A door that leads to the outside also leads to the inside. A cup is said to be either half empty or half full. Both are true, but one may be more useful than the other.If you are trying to get outside the house, the fact that the door goes outside is keenly of interest to you. If you are dying of thirst, the half cup of water is earnestly appreciated.

The famous interchange in the New Testament that begins with Jesus asking his disciples, "Who do men say I am," is like that door or that cup. Most people, whether during Jesus' life or down through the centuries, see only the man Jesus, who lived in a particular time, said specific things, and lived in Palestine under Roman occupation. Others see his form, his words, and his actions as doorways to divinity itself. I would go further and say, as I have often said, that the answer to Jesus' question to his disciples is the same for him as it is for you or me. The one disciple who answered Jesus' question correctly was, as you probably know, Peter who said, "Thou art the Christ, son of the living God."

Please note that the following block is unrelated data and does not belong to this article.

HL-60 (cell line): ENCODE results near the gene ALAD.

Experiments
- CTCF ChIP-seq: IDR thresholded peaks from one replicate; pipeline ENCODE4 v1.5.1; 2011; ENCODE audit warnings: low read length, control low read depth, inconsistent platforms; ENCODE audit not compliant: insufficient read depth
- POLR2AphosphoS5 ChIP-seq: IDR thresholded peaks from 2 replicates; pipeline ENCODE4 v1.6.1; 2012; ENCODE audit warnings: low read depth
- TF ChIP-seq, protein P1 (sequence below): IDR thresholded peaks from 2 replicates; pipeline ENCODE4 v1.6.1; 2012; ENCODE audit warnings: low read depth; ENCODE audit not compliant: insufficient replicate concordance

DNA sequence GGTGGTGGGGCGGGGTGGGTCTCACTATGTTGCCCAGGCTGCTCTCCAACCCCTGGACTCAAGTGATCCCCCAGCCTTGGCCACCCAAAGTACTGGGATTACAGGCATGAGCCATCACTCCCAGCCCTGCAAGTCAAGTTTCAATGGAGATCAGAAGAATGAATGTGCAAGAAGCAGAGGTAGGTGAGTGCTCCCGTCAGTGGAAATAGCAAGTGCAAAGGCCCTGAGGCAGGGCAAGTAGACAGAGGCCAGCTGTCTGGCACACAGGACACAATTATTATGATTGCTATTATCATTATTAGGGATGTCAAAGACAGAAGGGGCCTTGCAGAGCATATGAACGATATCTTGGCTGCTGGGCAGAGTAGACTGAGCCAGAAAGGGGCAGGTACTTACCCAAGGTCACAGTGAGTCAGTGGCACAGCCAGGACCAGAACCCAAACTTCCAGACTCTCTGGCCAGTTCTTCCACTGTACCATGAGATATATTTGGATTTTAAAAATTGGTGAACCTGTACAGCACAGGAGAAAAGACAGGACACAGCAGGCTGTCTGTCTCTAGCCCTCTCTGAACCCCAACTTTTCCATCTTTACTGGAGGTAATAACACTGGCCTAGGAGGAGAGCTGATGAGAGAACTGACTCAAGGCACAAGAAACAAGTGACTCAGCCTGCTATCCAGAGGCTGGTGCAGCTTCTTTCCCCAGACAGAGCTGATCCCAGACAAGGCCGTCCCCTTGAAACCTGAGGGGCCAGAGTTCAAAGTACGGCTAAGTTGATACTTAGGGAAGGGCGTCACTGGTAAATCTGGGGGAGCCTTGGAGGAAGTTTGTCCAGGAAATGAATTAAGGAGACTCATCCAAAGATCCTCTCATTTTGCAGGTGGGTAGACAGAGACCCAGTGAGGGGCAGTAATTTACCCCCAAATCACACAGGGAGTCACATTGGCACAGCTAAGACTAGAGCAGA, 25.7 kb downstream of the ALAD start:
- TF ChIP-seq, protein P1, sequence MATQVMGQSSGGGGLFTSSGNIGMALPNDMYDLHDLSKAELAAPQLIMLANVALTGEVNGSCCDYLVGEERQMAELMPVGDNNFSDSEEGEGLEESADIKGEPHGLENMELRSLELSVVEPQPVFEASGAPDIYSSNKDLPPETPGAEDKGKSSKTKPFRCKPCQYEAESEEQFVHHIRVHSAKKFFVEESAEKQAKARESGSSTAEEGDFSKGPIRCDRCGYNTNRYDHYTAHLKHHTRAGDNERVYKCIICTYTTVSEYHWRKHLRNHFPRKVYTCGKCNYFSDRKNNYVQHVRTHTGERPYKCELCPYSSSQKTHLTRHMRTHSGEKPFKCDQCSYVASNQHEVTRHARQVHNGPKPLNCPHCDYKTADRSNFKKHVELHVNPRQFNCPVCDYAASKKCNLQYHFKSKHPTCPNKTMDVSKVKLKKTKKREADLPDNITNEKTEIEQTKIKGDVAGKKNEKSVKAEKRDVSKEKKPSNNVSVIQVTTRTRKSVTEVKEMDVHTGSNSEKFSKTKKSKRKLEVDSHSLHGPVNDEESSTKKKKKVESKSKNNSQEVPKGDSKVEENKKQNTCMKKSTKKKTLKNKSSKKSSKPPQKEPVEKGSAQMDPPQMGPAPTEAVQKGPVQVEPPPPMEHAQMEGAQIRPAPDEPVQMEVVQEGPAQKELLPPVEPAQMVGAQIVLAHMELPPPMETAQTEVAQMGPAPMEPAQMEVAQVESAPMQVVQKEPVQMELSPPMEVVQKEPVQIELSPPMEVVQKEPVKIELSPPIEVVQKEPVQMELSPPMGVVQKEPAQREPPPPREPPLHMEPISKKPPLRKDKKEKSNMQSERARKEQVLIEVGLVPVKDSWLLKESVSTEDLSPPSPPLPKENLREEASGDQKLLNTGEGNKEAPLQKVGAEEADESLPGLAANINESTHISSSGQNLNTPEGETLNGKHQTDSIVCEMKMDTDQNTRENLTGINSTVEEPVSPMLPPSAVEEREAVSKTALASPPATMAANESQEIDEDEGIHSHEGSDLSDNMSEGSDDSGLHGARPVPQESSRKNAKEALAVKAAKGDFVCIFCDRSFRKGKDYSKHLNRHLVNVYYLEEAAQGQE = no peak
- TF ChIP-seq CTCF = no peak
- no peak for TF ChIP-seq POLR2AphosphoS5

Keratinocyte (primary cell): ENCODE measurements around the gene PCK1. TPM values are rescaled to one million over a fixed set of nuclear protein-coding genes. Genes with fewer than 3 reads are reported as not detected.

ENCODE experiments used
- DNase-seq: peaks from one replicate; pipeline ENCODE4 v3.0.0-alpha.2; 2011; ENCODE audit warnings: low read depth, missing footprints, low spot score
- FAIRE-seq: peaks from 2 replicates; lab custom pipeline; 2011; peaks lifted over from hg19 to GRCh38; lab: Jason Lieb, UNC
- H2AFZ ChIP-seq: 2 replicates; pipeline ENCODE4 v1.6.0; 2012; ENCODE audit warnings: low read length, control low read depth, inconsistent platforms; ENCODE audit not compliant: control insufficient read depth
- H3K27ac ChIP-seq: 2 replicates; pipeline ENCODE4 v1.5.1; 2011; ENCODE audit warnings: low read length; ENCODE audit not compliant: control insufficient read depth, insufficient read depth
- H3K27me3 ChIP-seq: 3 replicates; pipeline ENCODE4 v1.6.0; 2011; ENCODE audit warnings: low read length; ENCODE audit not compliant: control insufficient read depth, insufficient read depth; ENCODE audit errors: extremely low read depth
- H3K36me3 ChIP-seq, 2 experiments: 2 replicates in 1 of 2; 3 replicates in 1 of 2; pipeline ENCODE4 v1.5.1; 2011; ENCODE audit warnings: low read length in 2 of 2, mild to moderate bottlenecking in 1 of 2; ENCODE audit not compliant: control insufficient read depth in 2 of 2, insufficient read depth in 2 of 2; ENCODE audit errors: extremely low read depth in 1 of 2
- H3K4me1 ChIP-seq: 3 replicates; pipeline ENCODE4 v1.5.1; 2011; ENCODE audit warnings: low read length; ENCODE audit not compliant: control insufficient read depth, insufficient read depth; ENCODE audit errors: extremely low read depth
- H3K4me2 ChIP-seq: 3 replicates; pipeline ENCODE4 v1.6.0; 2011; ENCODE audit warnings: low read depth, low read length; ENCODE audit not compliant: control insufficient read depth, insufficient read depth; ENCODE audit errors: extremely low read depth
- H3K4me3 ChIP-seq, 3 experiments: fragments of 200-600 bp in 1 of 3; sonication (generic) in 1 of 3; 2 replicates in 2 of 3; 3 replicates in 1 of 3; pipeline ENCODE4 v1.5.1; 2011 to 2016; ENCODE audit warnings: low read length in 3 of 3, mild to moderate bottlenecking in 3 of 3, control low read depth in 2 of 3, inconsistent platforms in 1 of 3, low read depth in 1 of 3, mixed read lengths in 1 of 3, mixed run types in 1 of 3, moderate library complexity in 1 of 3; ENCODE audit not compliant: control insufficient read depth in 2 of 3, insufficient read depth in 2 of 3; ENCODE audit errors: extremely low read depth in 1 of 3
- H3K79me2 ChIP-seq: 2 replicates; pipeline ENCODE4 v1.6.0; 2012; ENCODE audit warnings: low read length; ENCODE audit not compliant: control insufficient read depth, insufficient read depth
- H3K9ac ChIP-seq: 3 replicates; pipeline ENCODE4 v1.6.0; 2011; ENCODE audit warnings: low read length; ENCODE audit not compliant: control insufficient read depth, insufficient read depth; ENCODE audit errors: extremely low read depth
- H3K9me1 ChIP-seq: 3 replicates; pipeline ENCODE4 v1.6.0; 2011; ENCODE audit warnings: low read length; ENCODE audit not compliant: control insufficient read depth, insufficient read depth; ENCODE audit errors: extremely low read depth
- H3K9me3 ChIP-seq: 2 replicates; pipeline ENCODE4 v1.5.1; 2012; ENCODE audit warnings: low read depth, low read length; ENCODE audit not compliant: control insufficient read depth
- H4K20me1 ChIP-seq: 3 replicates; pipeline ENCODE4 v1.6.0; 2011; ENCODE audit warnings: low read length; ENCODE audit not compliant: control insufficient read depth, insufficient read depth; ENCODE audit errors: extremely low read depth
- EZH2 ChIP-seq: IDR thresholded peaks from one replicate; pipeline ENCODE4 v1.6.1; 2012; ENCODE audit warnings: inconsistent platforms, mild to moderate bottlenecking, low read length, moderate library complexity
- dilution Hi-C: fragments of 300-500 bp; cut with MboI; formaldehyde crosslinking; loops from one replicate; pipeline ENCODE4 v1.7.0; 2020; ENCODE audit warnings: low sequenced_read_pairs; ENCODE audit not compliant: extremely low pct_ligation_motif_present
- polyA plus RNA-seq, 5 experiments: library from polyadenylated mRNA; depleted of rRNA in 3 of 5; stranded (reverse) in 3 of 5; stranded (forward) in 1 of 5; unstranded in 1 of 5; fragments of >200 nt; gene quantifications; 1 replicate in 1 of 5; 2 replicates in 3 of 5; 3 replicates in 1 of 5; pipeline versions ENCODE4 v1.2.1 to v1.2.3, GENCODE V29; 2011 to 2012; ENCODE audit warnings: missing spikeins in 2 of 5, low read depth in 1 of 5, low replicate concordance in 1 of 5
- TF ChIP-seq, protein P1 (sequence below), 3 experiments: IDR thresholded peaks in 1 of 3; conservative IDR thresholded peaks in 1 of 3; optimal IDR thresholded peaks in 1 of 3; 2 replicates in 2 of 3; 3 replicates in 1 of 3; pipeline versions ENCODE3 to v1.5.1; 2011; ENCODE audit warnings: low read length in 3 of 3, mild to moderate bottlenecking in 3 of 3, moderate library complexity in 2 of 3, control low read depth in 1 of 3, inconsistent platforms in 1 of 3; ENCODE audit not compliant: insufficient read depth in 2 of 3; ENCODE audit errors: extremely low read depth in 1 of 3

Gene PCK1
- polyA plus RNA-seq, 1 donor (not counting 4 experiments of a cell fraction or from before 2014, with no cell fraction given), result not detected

The Hindu "bible," the Bhagavad Gita, is a conversation between Lord Krishna (the Hindu equivalent of Jesus), and Arjuna (Krishna's Peter). In both scriptural conversations ("Who do men say I am?") and the Bhagavad Gita, the master (the guru: Jesus, or Krishna) reveals his divine nature as "one with the Spirit (Father)."

The incarnate form of divinity is like that door or that cup of water. As it is Christmas, we'll stick now to the subject of Jesus. Jesus, you, and I, and metaphysically speaking, every atom of creation, are what I say, tongue-in-cheek, "bi-polar." We have a dual nature. (In fact, like the Trinity, we have a triune nature, but let's hold that thought for now.)